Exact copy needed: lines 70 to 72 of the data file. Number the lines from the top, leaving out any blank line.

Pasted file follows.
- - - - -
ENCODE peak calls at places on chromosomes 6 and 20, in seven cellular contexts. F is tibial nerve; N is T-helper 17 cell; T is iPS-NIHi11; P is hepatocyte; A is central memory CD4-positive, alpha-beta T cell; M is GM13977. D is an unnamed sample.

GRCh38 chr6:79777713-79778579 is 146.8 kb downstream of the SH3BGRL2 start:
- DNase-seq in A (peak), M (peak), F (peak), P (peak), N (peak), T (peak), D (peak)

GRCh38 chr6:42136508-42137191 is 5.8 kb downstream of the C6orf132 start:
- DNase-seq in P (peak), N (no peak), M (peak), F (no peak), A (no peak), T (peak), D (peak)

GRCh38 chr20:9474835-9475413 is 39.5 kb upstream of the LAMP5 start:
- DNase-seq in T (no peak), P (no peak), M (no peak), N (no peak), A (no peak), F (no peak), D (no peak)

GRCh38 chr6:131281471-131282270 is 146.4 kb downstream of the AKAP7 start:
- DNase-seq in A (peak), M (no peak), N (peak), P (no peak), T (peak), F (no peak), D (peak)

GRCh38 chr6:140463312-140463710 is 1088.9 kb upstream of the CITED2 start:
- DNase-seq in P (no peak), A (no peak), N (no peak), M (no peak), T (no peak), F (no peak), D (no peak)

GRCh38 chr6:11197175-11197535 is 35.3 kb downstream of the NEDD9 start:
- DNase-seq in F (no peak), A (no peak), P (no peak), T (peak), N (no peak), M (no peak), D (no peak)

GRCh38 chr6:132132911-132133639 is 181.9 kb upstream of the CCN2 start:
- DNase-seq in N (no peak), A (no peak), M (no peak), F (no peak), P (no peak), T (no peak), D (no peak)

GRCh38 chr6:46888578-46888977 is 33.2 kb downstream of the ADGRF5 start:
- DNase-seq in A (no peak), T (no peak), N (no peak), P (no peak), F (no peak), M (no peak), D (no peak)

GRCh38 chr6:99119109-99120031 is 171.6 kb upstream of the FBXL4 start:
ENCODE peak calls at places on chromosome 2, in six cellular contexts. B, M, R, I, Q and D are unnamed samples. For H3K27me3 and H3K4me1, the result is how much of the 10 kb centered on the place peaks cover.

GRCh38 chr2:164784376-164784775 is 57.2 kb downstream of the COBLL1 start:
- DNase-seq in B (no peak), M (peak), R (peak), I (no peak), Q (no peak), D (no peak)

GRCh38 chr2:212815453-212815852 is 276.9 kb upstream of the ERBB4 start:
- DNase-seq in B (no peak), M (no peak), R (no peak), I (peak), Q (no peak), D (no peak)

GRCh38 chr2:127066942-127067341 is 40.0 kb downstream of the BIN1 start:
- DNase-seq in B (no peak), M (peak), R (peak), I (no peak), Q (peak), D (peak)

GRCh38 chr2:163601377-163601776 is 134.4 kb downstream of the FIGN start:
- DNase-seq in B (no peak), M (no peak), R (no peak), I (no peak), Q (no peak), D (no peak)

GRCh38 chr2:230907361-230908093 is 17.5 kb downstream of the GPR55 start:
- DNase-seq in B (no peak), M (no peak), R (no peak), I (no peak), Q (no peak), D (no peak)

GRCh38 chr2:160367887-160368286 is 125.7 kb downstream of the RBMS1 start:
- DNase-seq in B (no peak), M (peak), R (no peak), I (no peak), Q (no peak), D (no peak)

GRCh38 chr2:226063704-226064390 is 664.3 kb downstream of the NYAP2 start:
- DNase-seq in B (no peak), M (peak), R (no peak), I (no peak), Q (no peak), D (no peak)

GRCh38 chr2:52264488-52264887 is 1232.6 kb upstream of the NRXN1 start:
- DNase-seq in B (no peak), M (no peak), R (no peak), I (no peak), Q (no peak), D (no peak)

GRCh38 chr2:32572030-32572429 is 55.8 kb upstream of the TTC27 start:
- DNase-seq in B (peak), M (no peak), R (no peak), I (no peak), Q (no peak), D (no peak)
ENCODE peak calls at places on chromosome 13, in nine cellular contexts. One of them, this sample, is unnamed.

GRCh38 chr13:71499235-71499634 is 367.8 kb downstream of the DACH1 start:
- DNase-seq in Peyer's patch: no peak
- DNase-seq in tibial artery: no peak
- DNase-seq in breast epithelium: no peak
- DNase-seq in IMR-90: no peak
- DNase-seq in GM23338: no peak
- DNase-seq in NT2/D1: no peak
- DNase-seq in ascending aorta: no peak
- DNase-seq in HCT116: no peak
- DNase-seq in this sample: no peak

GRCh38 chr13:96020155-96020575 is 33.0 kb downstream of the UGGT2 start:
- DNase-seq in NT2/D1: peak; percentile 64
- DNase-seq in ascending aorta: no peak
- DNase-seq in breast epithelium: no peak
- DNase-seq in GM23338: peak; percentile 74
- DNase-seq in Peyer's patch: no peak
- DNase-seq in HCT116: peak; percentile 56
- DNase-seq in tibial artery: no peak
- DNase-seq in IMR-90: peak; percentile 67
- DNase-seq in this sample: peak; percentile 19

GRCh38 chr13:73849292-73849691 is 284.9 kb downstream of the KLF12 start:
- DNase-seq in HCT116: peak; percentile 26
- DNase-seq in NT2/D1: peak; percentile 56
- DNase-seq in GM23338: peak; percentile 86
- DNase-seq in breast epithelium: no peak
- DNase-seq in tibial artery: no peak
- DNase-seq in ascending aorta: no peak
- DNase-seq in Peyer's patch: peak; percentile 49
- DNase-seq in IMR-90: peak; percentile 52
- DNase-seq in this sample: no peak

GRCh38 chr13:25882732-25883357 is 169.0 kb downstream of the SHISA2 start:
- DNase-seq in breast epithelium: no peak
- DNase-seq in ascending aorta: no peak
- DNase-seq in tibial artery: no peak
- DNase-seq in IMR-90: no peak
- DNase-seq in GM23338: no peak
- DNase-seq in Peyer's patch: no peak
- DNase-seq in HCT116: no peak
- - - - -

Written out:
- DNase-seq in breast epithelium: no peak
- DNase-seq in ascending aorta: no peak
- DNase-seq in tibial artery: no peak